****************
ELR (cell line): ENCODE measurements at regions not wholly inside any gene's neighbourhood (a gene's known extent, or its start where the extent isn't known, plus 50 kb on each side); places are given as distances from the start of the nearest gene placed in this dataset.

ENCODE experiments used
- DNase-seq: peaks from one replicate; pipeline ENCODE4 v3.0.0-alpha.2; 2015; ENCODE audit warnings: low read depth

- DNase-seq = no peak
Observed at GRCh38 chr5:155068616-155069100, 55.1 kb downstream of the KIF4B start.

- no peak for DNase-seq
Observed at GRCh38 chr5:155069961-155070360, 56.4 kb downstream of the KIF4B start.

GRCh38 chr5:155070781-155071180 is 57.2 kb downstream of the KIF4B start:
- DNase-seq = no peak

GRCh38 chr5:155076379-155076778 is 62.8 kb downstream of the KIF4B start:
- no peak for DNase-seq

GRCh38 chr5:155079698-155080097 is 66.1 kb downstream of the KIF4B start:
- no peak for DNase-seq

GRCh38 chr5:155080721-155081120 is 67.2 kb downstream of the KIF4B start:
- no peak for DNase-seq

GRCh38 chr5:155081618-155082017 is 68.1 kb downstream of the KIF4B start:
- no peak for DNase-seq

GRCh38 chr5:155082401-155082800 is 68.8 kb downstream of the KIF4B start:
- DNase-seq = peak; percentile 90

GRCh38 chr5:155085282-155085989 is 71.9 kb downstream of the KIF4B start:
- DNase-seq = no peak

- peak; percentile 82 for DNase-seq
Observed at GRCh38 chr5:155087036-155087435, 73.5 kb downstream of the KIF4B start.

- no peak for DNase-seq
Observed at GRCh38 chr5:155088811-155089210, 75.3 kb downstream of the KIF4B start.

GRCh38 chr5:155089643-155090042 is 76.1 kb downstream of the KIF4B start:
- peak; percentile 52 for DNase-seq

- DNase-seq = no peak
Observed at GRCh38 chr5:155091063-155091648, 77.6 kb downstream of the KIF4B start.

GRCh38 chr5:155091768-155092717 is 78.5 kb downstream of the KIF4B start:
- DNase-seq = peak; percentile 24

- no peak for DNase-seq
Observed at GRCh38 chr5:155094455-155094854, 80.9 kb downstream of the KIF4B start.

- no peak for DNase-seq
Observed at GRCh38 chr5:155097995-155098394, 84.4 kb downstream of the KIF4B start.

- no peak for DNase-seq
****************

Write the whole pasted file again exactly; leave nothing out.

ELR (cell line): ENCODE measurements at regions not wholly inside any gene's neighbourhood (a gene's known extent, or its start where the extent isn't known, plus 50 kb on each side); places are given as distances from the start of the nearest gene placed in this dataset.

ENCODE experiments used
- DNase-seq: peaks from one replicate; pipeline ENCODE4 v3.0.0-alpha.2; 2015; ENCODE audit warnings: low read depth

- DNase-seq = no peak
Observed at GRCh38 chr5:155068616-155069100, 55.1 kb downstream of the KIF4B start.

- no peak for DNase-seq
Observed at GRCh38 chr5:155069961-155070360, 56.4 kb downstream of the KIF4B start.

GRCh38 chr5:155070781-155071180 is 57.2 kb downstream of the KIF4B start:
- DNase-seq = no peak

GRCh38 chr5:155076379-155076778 is 62.8 kb downstream of the KIF4B start:
- no peak for DNase-seq

GRCh38 chr5:155079698-155080097 is 66.1 kb downstream of the KIF4B start:
- no peak for DNase-seq

GRCh38 chr5:155080721-155081120 is 67.2 kb downstream of the KIF4B start:
- no peak for DNase-seq

GRCh38 chr5:155081618-155082017 is 68.1 kb downstream of the KIF4B start:
- no peak for DNase-seq

GRCh38 chr5:155082401-155082800 is 68.8 kb downstream of the KIF4B start:
- DNase-seq = peak; percentile 90

GRCh38 chr5:155085282-155085989 is 71.9 kb downstream of the KIF4B start:
- DNase-seq = no peak

- peak; percentile 82 for DNase-seq
Observed at GRCh38 chr5:155087036-155087435, 73.5 kb downstream of the KIF4B start.

- no peak for DNase-seq
Observed at GRCh38 chr5:155088811-155089210, 75.3 kb downstream of the KIF4B start.

GRCh38 chr5:155089643-155090042 is 76.1 kb downstream of the KIF4B start:
- peak; percentile 52 for DNase-seq

- DNase-seq = no peak
Observed at GRCh38 chr5:155091063-155091648, 77.6 kb downstream of the KIF4B start.

GRCh38 chr5:155091768-155092717 is 78.5 kb downstream of the KIF4B start:
- DNase-seq = peak; percentile 24

- no peak for DNase-seq
Observed at GRCh38 chr5:155094455-155094854, 80.9 kb downstream of the KIF4B start.

- no peak for DNase-seq
Observed at GRCh38 chr5:155097995-155098394, 84.4 kb downstream of the KIF4B start.

- no peak for DNase-seq